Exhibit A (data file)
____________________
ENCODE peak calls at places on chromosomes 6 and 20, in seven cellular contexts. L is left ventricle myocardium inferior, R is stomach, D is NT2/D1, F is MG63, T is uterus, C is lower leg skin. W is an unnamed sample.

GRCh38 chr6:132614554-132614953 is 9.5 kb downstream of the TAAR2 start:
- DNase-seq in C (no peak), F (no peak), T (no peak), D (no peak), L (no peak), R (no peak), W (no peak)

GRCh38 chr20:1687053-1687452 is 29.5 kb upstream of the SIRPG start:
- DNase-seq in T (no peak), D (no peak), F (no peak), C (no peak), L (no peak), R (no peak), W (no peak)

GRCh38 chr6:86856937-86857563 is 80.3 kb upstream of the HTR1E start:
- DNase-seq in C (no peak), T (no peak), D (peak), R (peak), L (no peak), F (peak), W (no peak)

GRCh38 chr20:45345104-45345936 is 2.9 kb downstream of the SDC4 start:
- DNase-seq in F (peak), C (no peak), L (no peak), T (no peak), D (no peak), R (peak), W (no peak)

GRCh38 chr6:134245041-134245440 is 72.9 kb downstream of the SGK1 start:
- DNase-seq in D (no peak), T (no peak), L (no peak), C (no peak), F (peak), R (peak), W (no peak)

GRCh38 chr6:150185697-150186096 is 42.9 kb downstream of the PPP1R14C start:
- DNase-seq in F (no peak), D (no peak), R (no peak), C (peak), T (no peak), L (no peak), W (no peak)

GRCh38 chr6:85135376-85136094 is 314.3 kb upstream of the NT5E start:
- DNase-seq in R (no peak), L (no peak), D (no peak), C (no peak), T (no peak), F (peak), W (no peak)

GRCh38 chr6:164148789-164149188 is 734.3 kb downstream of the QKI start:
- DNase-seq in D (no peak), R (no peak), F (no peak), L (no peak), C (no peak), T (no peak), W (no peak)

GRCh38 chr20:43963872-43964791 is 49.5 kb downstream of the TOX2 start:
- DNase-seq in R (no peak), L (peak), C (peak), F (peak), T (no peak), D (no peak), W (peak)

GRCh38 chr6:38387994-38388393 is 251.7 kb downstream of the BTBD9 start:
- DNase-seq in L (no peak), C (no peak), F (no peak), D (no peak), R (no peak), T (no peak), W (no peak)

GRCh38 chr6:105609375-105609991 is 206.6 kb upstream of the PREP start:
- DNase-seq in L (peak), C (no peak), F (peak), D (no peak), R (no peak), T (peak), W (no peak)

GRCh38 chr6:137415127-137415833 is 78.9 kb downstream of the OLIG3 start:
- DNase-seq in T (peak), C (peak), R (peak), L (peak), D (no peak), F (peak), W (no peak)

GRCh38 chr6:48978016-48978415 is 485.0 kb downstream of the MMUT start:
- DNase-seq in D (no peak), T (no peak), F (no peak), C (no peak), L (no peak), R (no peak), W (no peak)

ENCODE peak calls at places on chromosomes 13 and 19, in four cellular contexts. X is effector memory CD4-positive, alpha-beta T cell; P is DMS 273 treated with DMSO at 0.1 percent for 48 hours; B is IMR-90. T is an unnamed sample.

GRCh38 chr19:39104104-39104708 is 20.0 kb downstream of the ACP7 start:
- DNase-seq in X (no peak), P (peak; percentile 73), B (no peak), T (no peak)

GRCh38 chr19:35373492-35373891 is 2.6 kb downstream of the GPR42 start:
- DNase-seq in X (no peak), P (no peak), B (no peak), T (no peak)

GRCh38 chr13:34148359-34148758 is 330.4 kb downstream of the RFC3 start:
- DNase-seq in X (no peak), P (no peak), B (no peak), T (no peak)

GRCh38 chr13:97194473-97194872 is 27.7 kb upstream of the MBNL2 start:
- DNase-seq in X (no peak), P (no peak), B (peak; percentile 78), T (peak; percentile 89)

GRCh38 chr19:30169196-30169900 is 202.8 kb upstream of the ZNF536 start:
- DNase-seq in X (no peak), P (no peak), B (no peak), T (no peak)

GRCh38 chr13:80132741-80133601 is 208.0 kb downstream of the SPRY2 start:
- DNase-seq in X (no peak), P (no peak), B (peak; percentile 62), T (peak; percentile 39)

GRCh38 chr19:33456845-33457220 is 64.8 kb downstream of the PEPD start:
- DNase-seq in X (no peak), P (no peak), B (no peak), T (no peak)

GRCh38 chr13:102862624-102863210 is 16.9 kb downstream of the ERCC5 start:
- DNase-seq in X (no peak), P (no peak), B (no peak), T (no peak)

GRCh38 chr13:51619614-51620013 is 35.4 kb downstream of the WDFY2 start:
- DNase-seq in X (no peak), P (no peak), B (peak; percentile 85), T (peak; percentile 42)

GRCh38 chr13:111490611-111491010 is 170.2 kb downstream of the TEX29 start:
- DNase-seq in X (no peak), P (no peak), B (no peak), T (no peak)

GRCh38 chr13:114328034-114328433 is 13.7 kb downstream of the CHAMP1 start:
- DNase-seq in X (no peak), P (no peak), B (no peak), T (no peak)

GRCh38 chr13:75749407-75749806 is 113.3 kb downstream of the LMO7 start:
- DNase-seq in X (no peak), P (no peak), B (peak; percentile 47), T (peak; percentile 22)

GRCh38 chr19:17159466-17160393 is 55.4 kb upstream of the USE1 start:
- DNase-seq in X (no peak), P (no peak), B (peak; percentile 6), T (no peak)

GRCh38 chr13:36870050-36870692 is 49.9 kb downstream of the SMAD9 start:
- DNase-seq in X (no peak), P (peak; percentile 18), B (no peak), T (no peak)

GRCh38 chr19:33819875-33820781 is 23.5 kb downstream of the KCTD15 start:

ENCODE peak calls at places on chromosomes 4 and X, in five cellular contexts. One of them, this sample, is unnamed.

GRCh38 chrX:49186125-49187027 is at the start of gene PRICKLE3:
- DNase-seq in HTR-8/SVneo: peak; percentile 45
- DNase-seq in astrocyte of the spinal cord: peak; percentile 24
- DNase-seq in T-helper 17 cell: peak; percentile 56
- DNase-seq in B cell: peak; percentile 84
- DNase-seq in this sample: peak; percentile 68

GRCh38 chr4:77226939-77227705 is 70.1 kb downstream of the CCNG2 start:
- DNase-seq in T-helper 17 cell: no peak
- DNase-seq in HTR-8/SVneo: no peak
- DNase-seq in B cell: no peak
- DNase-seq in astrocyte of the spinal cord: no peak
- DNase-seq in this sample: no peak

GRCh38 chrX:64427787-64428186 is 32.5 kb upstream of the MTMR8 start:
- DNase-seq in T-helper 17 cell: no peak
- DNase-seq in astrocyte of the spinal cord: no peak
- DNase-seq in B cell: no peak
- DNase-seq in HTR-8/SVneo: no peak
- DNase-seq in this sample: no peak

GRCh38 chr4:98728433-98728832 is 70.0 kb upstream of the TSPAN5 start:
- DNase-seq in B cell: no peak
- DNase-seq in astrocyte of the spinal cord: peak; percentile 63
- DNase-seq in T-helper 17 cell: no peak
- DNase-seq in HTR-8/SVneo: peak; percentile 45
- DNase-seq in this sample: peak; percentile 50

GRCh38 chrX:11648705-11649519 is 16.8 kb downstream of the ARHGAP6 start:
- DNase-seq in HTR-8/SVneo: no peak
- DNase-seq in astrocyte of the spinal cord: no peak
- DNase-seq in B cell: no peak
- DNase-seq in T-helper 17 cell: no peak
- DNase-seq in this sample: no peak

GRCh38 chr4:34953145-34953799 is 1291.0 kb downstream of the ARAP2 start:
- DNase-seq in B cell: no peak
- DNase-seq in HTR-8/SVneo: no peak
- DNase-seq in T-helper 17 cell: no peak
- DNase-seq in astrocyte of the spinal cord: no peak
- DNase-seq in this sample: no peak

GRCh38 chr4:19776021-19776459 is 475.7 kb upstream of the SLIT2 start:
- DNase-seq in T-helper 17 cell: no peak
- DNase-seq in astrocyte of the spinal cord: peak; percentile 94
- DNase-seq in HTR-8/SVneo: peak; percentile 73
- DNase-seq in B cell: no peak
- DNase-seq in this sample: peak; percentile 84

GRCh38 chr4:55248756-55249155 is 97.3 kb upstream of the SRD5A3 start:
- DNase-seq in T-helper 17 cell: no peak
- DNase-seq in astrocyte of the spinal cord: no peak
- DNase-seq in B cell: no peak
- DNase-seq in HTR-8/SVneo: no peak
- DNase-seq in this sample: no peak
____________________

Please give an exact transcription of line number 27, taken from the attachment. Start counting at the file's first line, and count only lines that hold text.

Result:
- DNase-seq in D (no peak), T (no peak), F (no peak), C (no peak), L (no peak), R (no peak), W (no peak)